Negative interactions among species are a major force shaping natural communities and are predicted to strengthen as climate change intensifies. Similarly, positive interactions are anticipated to intensify and could buffer the consequences of climate-driven disturbances. We used in situ experiments at volcanic CO2 vents within a temperate rocky reef to show that ocean acidification can drive community reorganization through indirect and direct positive pathways. A keystone species, the algal-farming damselfish Parma alboscapularis, enhanced primary productivity through its weeding of algae whose productivity was also boosted by elevated CO2. The accelerated primary productivity was associated with increased densities of primary consumers (herbivorous invertebrates), which indirectly supported increased secondary consumers densities (predatory fish) (i.e. strengthening of bottom-up fuelling). However, this keystone species also reduced predatory fish densities through behavioural interference, releasing invertebrate prey from predation pressure and enabling a further boost in prey densities (i.e. weakening of top-down control). We uncover a novel mechanism where a keystone herbivore mediates bottom-up and top-down processes simultaneously to boost populations of a coexisting herbivore, resulting in altered food web interactions and predator populations under future ocean acidification.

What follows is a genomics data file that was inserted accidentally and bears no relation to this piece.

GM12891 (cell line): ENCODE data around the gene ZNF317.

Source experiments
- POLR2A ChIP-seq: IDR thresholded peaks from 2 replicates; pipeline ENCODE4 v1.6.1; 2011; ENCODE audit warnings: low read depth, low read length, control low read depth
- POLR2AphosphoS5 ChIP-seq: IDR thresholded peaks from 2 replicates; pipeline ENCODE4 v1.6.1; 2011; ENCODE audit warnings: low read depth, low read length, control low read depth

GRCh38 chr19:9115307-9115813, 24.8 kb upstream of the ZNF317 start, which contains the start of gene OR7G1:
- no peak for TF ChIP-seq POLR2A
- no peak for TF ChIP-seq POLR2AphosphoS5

Ferreira C. M., Connell S. D., Goldenberg S. U. & Nagelkerken I., 2021. Positive species interactions strengthen in a high-CO2 ocean. Proceedings of the Royal Society B: Biological Sciences 288: 20210475. doi: 10.1098/rspb.2021.0475. Article (subscription required).